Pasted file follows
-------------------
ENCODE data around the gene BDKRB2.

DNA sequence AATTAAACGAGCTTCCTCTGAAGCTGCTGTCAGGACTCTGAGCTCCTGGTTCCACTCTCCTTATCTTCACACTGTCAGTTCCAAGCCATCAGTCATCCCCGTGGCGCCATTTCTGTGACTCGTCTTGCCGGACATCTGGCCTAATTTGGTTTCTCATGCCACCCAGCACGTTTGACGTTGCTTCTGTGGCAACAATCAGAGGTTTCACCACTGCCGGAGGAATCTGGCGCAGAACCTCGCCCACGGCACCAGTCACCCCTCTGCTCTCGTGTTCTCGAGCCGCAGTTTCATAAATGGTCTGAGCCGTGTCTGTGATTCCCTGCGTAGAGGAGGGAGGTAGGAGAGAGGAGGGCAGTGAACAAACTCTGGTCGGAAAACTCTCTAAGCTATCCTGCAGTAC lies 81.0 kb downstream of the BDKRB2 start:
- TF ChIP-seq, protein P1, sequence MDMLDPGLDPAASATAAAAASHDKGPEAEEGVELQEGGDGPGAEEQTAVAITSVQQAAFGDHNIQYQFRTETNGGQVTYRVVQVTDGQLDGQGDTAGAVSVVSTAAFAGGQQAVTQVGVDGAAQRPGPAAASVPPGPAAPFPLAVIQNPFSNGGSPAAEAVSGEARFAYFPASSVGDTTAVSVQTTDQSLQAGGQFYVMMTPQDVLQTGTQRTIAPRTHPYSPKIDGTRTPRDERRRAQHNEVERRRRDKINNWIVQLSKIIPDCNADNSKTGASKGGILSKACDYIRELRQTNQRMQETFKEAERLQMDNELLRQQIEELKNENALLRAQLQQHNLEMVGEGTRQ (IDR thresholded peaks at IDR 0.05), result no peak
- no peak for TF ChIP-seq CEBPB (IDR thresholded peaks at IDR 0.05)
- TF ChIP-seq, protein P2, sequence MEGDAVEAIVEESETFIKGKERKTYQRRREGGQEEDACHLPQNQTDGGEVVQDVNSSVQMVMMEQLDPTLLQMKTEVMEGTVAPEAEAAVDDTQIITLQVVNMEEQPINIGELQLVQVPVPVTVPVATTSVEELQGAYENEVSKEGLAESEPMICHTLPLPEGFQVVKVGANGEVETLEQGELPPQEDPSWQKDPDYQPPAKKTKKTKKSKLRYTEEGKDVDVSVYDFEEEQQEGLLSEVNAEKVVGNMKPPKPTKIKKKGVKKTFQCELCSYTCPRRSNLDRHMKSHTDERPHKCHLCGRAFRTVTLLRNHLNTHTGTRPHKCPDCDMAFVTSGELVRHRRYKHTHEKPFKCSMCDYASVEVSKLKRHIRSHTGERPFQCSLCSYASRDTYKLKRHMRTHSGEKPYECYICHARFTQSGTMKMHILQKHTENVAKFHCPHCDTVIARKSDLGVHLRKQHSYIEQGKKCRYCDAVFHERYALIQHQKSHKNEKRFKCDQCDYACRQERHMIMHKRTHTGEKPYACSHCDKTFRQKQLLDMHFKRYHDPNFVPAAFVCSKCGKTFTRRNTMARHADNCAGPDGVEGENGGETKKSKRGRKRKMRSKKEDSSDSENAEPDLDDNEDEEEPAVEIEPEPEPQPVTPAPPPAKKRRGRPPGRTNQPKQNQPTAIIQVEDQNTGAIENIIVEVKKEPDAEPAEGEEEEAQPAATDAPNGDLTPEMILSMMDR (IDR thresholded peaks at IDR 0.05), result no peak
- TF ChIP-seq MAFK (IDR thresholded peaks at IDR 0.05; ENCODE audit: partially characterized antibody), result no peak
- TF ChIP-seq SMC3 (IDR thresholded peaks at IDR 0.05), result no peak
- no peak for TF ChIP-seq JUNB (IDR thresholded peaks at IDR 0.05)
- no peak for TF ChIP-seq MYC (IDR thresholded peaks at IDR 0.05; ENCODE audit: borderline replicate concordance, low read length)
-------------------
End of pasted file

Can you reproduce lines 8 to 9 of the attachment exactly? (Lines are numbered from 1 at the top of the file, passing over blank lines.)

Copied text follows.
- no peak for TF ChIP-seq JUNB (IDR thresholded peaks at IDR 0.05)
- no peak for TF ChIP-seq MYC (IDR thresholded peaks at IDR 0.05; ENCODE audit: borderline replicate concordance, low read length)